Thursday, October 27, 2011

Couches, Controversies and The Boy Who Lived

For the last week or so, each night, I have been drawn to the couch to continue turning the pages of Harry Potter and the Deathly Hallows. About two years ago, I read this entire series from beginning to end in the short time of September to Christmas.

For a recent school assignment, I was asked to pick a book off of the "Banned Book List". This list is full of titles that were challenged by people and/or organzations because they felt the content was not appropriate for teenage readers.

I was very surprised to find that the entire Harry Potter series by J.K Rowling is on that list. The series was challenged because it was thought to promote Witchcraft. I disagree with this of course (since I am one othe thousands of Harry Potter Lovers), but many people do believe these books should be taken off library shelves.

The following is a list of The Top 10 Banned Books:

1. The Adventures of Huckleberry Fin, Mark Twain
2. The Catcher and the Rye, J.D Salinger
3. To Kill a Mockingbird, Harper Lee
4. Bridge to Teribithia, Katherine Paterson
5. Lord of the Flies, William Golding
6. Of Mice and Men, John Steinbeck
7. The Color Purple, Alice Walker
8. Harry Potter Series, J.K Rowling
9. Slaughterhouse Five, Kurt Vonnegut
10. The Bluest Eye, Tony Morrison

credit to: http://712educators.about.com/od/bannedbooks/tp/banned_books.htm

As you can see, many of these books are classics that have already been read by thousands of people. These books are ongoing controversies that never rest.

I would like to know your opinion! Post a comment, and have your say on the Banned Book List. For more information go to: ala.org (The American Library Association).

Thursday, October 20, 2011

Historical Fiction at it's Best

Hang a Thousand Trees with Ribbons: The Story of Phillis Wheatley
324 pages

I am a big fan of historical fiction; especially books that center around the Colonial Era. Ann Rinaldi is known for her historical fiction novels including; The Fifth of March, Taking Liberty, and Or Give Me Death.

Hang a Thousand Trees with Ribbons is the unknown story of Phillis Wheatley and her life as the first women African-American poet.

Phillis was one of several slaves at the Wheatley House in Boston, MA. When the Wheatley's discover her talent for writing poetry, they begin to mold her future by having her "perform" for important guests. Eventually, Phillis is sent to England to have her first book of poetry published. Although Phillis is adorned with fame, she is still troubled with her way of life. Nothing can change the fact that she is still a slave.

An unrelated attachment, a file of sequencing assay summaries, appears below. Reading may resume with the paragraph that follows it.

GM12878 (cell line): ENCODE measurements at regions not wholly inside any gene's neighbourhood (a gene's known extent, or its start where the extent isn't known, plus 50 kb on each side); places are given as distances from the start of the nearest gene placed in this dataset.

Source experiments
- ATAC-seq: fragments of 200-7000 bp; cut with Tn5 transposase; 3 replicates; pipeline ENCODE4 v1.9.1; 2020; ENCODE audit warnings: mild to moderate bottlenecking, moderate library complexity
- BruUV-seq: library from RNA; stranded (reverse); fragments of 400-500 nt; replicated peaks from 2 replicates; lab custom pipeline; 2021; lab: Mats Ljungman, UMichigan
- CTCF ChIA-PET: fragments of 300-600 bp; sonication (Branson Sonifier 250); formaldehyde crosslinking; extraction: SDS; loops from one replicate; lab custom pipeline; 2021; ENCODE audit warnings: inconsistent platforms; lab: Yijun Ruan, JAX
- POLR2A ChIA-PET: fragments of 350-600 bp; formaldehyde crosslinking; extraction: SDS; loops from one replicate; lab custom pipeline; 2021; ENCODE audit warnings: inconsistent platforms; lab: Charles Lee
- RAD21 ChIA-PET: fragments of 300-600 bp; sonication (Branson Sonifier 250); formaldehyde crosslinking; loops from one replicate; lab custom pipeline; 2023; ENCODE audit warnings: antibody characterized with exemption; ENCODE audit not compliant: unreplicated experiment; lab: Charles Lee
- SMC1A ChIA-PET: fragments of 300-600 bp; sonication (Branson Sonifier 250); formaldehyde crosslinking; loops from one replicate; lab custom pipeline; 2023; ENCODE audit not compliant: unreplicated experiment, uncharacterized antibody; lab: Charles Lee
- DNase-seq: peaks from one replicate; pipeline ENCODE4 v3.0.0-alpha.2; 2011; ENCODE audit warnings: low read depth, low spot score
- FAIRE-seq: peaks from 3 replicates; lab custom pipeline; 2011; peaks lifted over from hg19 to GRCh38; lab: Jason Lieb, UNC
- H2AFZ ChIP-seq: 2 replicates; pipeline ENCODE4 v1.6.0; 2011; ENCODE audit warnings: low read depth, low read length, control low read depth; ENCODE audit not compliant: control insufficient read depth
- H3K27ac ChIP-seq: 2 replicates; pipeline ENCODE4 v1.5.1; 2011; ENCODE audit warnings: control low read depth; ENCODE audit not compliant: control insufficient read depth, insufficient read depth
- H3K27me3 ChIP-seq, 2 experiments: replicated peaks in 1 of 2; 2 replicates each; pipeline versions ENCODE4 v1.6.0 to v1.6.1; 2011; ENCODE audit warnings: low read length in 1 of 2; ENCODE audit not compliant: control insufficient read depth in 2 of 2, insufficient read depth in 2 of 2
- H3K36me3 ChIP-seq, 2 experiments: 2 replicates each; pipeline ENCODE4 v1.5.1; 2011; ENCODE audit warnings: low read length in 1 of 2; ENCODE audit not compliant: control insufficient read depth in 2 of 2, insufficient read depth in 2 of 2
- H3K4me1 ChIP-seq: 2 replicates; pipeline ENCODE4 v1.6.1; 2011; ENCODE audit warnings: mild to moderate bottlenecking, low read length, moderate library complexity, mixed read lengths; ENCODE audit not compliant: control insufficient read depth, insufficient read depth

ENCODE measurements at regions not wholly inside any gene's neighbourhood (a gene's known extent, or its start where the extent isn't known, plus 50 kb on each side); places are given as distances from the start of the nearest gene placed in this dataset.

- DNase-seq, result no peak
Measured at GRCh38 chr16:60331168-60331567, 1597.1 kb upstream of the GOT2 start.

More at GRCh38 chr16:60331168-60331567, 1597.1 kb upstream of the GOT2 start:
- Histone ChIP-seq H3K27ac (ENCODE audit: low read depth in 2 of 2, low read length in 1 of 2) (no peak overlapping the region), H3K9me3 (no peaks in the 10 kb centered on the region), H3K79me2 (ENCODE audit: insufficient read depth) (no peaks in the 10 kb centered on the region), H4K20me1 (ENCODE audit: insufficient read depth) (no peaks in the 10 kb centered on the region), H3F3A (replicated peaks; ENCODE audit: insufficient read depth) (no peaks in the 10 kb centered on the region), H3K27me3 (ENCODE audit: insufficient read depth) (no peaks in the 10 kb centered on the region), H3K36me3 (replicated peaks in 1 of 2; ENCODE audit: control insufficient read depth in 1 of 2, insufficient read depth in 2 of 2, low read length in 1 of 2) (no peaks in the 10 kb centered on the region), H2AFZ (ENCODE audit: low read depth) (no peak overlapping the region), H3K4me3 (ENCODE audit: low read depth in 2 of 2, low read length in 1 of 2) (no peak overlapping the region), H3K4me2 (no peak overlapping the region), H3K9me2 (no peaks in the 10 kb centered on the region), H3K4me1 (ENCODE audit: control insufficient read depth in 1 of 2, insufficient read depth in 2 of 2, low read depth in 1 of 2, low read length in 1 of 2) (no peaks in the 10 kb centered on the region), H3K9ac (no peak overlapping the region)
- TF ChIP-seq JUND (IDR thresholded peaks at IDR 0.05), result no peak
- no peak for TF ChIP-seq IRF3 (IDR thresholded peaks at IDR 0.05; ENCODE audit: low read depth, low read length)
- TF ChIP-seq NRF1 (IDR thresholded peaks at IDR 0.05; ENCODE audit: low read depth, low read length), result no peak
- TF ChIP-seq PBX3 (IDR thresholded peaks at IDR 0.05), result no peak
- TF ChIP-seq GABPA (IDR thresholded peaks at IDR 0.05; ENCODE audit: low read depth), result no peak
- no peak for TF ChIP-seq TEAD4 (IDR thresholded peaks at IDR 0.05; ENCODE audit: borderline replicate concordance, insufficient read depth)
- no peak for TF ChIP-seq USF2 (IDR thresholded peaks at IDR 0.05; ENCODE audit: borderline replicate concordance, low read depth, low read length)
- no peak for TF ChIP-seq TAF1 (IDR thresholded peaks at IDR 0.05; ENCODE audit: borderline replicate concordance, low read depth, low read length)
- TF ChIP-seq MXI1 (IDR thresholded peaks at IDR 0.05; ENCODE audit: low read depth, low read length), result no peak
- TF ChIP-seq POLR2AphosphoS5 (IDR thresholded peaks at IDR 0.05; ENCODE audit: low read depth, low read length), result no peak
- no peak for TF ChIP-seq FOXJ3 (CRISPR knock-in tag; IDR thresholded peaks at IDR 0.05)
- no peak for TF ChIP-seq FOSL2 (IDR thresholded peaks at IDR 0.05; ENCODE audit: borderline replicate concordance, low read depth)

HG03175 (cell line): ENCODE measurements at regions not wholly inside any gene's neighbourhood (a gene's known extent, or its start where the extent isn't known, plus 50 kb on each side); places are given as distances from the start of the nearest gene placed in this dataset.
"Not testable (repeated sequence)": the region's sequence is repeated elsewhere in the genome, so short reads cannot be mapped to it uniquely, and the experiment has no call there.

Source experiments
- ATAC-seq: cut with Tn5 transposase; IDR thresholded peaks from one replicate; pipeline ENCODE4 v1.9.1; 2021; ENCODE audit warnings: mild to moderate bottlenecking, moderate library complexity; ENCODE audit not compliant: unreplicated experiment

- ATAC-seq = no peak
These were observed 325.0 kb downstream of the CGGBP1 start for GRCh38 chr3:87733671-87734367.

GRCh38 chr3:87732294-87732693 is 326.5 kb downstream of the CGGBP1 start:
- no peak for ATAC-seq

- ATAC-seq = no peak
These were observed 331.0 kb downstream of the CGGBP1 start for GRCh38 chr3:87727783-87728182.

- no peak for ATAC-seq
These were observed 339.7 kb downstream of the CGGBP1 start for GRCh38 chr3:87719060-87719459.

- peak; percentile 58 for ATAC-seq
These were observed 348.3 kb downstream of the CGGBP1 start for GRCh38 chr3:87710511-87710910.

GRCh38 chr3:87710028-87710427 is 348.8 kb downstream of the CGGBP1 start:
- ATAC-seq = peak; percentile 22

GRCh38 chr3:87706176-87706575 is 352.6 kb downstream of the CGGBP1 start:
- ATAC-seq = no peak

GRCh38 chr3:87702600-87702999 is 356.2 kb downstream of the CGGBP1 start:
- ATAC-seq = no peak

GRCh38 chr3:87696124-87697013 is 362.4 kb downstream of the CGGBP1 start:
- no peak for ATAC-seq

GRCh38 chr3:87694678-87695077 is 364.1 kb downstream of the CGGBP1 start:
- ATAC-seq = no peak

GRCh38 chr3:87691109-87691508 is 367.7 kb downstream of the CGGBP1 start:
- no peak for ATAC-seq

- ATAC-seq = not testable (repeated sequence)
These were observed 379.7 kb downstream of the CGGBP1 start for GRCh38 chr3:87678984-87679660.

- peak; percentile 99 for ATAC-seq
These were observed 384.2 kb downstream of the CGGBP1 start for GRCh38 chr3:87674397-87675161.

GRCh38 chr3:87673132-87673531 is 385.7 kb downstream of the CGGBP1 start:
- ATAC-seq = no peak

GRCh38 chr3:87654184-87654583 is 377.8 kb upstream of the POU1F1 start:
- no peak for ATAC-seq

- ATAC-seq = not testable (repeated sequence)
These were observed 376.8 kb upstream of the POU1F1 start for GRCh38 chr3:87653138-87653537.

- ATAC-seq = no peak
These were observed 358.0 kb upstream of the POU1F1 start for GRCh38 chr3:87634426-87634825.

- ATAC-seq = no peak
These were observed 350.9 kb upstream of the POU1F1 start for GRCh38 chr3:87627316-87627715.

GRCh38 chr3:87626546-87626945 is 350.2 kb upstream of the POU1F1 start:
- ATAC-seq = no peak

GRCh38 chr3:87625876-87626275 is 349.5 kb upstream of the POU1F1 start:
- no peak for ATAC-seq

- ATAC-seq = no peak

This book is written through Phillis's voice, and dates help form a vivid timeline of her life. Ann Rinaldi perfectly illustrates her triumphs, as well as struggles throughout her poetry career. Several flashbacks take place throughout the story taking the reader back years before the setting of the book. Through Ann Rinaldi's careful research the reader will meet Phillis's friends and family, as well as her enemies.

This tragic yet inspiring tale will surely leave you breathless.

Friday, October 14, 2011

The Teashop Girls

The Teashop Girls
Laura Schaefer
240 pages

The Official Rules of the Teashop Girls
1. Teashop Girls are best friends forever.
2. Tea is held every week no matter what.
3. All tea and scones must be split equally at all times.

In Laura Schaefer's debut novel, Annie, Genna and Zoe are the best of friends, or used to be. As Annie gets a job as a barista at her grandmother's teashop, Genna is always at theater, and Zoe is busy with tennis, the girls begin to wonder how much longer they can stay together.

Suddenly, The Steeping Leaf receives an eviction notice, and the shop might have to close for good if the girls can't help make the place "hopping" with customers again. While working at the shop, Annie quickly develops a crush on her co-worker, and as eighth grade comes to a close, new adventures arise.

This book is honest and sweet; perfect for the young teenager.  The characters are so real and relateable, I would want to have friends just like them. If I knew there was a shop like The Steeping Leaf in Wisconsin, I would head there for a cup of English Breakfast right away!

The following is a recipe from the book:

Annie's Tea Pops:

INGREDIENTS
2 cups (approximately one small pot), herbal tea, brewed double strength
1 cup orange juice
2 tablespoons sugar

Brew hot tea using double the amount of leaves you usually would. Let steep for 4 minutes, them allow time to cool. Stir the orange juice and sugar into the cooled tea, then pour the mixture into ice pop molds or ice cube trays, leaving some room at the top. Place in freezer and wait 3 hours or until solid.

Friday, October 7, 2011

Ways to Live Forever

Ways to Live Forever
Sally Nicholls
224 pages

1. My name is Sam.
2. I am eleven years old.
3. I collect stories and fantastic facts.
4. I have leukemia
5. By the time you read this, I will probably be dead.

Told through journal entries, Sam tells the story of his life as he lives through the last stages of leukemia. He collects lists, stories, questions and pictures that create a vivid picture of a boy who knows his days are coming to an end.

Some questions of Sam's include: "Why does God make kids get ill?" and "Does it hurt to die?" he tries to find the answers to the questions with his fellow leukemia sufferer, Felix. The two are home schooled, due to their illness, and their teacher challenges them to write about themselves. While Felix writes one entry and forgets about it, Sam keeps writing, using this journal as a way of expressing his concerns and triumphs. In his journal, Sam also explains how his illness affects the rest of his family.

Although the ending is inevitable, Sally Nicholls handles the topic with such a gentle voice and clarity.

Be prepared to laugh, as well as cry, as you read Sam's touching story in Ways to Live Forever.